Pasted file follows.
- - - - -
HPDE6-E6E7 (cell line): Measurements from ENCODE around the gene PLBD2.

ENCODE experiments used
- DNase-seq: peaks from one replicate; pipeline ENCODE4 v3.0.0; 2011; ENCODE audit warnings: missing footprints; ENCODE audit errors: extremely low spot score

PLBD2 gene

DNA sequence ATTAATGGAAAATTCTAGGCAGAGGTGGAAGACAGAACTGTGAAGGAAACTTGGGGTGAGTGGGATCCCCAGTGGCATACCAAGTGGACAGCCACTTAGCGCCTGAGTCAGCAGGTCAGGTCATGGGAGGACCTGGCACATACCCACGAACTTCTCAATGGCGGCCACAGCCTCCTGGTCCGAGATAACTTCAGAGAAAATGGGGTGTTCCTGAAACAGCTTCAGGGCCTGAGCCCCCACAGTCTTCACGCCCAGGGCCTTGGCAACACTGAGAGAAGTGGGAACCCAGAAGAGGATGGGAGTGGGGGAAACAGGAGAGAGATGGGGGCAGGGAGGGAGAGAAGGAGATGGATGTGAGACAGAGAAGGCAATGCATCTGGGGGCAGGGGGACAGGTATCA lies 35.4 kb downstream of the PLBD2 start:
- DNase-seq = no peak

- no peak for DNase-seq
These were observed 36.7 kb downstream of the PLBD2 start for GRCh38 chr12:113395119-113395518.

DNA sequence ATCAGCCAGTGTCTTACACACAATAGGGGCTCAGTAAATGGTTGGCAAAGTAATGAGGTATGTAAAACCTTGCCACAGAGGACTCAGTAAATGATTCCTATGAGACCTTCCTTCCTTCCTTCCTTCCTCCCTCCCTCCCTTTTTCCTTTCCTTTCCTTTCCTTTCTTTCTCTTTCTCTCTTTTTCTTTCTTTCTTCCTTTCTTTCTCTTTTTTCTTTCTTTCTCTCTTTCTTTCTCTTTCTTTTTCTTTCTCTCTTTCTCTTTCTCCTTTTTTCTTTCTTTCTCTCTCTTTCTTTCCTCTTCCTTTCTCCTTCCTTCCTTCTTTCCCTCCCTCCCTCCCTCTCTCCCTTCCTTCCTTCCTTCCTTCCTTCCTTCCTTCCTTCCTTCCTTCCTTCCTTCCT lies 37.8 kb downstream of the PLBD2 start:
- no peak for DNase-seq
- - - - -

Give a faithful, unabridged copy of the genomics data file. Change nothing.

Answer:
HPDE6-E6E7 (cell line): Measurements from ENCODE around the gene PLBD2.

ENCODE experiments used
- DNase-seq: peaks from one replicate; pipeline ENCODE4 v3.0.0; 2011; ENCODE audit warnings: missing footprints; ENCODE audit errors: extremely low spot score

PLBD2 gene

DNA sequence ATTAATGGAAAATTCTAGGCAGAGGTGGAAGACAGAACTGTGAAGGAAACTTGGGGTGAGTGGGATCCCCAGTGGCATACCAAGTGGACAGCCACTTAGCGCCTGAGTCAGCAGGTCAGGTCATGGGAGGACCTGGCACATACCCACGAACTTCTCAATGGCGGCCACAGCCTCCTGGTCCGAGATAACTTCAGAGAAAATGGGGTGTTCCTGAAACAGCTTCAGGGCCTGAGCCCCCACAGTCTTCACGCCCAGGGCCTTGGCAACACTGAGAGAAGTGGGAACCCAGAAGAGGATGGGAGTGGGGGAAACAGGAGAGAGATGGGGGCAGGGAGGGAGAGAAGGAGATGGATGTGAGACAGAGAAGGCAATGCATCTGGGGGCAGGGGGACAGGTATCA lies 35.4 kb downstream of the PLBD2 start:
- DNase-seq = no peak

- no peak for DNase-seq
These were observed 36.7 kb downstream of the PLBD2 start for GRCh38 chr12:113395119-113395518.

DNA sequence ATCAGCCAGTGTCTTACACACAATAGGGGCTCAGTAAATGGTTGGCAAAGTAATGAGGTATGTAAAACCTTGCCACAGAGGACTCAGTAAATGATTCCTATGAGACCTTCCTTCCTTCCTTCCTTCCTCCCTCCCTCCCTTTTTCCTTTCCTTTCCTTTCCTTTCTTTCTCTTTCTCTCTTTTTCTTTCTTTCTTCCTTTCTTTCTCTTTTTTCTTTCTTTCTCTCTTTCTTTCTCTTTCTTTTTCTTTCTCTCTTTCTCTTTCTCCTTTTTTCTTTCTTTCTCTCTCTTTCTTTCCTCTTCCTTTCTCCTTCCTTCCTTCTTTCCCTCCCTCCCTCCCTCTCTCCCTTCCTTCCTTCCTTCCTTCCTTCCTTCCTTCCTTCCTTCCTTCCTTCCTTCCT lies 37.8 kb downstream of the PLBD2 start:
- no peak for DNase-seq